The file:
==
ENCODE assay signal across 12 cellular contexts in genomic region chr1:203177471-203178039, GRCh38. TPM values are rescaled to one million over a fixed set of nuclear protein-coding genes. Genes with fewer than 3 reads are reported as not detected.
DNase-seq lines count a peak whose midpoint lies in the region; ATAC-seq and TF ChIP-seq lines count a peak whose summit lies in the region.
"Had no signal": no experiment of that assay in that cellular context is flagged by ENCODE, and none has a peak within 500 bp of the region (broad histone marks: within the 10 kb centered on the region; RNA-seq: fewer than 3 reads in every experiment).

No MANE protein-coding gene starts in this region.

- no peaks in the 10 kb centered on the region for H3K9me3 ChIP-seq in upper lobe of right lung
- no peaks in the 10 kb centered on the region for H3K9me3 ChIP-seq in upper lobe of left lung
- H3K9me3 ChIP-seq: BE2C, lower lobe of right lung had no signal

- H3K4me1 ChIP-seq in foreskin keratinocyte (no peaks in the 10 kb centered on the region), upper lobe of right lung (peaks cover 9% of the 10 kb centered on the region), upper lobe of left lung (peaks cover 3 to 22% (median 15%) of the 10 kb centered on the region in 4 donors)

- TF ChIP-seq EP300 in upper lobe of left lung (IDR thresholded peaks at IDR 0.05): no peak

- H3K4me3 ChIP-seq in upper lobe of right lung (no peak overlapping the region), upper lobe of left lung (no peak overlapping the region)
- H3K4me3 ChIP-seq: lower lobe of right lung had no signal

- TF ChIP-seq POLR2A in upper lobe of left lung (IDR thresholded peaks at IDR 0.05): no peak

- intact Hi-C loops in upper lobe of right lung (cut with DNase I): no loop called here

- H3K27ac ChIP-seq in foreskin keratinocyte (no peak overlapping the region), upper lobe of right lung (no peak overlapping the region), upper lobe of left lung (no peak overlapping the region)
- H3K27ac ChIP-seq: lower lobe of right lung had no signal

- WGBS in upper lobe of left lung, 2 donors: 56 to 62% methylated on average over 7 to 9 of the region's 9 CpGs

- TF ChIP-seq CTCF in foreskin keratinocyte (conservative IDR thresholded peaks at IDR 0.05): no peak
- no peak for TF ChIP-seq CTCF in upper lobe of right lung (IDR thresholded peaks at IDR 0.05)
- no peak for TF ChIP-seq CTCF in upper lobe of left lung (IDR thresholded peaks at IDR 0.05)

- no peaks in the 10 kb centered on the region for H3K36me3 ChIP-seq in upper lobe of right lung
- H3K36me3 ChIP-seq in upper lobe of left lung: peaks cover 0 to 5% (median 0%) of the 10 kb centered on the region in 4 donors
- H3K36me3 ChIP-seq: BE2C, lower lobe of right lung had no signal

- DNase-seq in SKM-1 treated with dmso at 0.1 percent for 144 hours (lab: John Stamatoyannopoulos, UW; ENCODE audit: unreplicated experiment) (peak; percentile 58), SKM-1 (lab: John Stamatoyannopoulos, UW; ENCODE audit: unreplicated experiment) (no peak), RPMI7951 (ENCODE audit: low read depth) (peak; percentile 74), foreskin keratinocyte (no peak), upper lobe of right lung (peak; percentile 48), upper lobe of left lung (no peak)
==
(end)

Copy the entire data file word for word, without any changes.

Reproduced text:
ENCODE assay signal across 12 cellular contexts in genomic region chr1:203177471-203178039, GRCh38. TPM values are rescaled to one million over a fixed set of nuclear protein-coding genes. Genes with fewer than 3 reads are reported as not detected.
DNase-seq lines count a peak whose midpoint lies in the region; ATAC-seq and TF ChIP-seq lines count a peak whose summit lies in the region.
"Had no signal": no experiment of that assay in that cellular context is flagged by ENCODE, and none has a peak within 500 bp of the region (broad histone marks: within the 10 kb centered on the region; RNA-seq: fewer than 3 reads in every experiment).

No MANE protein-coding gene starts in this region.

- no peaks in the 10 kb centered on the region for H3K9me3 ChIP-seq in upper lobe of right lung
- no peaks in the 10 kb centered on the region for H3K9me3 ChIP-seq in upper lobe of left lung
- H3K9me3 ChIP-seq: BE2C, lower lobe of right lung had no signal

- H3K4me1 ChIP-seq in foreskin keratinocyte (no peaks in the 10 kb centered on the region), upper lobe of right lung (peaks cover 9% of the 10 kb centered on the region), upper lobe of left lung (peaks cover 3 to 22% (median 15%) of the 10 kb centered on the region in 4 donors)

- TF ChIP-seq EP300 in upper lobe of left lung (IDR thresholded peaks at IDR 0.05): no peak

- H3K4me3 ChIP-seq in upper lobe of right lung (no peak overlapping the region), upper lobe of left lung (no peak overlapping the region)
- H3K4me3 ChIP-seq: lower lobe of right lung had no signal

- TF ChIP-seq POLR2A in upper lobe of left lung (IDR thresholded peaks at IDR 0.05): no peak

- intact Hi-C loops in upper lobe of right lung (cut with DNase I): no loop called here

- H3K27ac ChIP-seq in foreskin keratinocyte (no peak overlapping the region), upper lobe of right lung (no peak overlapping the region), upper lobe of left lung (no peak overlapping the region)
- H3K27ac ChIP-seq: lower lobe of right lung had no signal

- WGBS in upper lobe of left lung, 2 donors: 56 to 62% methylated on average over 7 to 9 of the region's 9 CpGs

- TF ChIP-seq CTCF in foreskin keratinocyte (conservative IDR thresholded peaks at IDR 0.05): no peak
- no peak for TF ChIP-seq CTCF in upper lobe of right lung (IDR thresholded peaks at IDR 0.05)
- no peak for TF ChIP-seq CTCF in upper lobe of left lung (IDR thresholded peaks at IDR 0.05)

- no peaks in the 10 kb centered on the region for H3K36me3 ChIP-seq in upper lobe of right lung
- H3K36me3 ChIP-seq in upper lobe of left lung: peaks cover 0 to 5% (median 0%) of the 10 kb centered on the region in 4 donors
- H3K36me3 ChIP-seq: BE2C, lower lobe of right lung had no signal

- DNase-seq in SKM-1 treated with dmso at 0.1 percent for 144 hours (lab: John Stamatoyannopoulos, UW; ENCODE audit: unreplicated experiment) (peak; percentile 58), SKM-1 (lab: John Stamatoyannopoulos, UW; ENCODE audit: unreplicated experiment) (no peak), RPMI7951 (ENCODE audit: low read depth) (peak; percentile 74), foreskin keratinocyte (no peak), upper lobe of right lung (peak; percentile 48), upper lobe of left lung (no peak)